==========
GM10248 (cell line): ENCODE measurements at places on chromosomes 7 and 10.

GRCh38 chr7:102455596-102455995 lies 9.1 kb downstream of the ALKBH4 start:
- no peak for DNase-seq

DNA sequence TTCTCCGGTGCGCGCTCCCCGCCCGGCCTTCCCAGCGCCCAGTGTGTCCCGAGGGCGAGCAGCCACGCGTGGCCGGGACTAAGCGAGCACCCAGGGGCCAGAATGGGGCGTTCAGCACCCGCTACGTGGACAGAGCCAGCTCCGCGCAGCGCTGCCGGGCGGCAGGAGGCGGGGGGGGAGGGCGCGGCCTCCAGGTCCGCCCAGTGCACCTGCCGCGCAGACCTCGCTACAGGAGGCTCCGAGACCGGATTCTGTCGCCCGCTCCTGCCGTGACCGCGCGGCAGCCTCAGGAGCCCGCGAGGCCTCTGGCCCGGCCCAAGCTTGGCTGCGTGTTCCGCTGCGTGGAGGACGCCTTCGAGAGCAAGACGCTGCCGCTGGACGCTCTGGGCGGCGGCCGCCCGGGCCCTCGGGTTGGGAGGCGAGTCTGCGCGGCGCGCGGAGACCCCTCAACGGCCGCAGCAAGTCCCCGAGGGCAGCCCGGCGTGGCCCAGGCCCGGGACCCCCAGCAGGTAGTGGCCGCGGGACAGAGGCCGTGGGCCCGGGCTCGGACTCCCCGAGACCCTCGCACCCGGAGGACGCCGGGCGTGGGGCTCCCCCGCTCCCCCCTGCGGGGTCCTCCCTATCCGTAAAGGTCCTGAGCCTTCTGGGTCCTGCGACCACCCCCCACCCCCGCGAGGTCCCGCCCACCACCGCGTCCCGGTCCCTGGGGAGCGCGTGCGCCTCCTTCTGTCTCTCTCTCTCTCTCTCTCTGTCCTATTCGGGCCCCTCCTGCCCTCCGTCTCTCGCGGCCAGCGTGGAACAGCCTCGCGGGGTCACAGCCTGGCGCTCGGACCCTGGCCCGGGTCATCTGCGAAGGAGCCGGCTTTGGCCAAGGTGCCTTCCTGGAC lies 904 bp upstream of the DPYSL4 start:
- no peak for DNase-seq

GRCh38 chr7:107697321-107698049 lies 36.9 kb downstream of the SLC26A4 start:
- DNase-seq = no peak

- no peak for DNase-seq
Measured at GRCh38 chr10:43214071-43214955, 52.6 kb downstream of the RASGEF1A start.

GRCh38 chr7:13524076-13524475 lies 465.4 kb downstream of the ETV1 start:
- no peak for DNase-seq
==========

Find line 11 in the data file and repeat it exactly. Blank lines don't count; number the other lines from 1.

- no peak for DNase-seq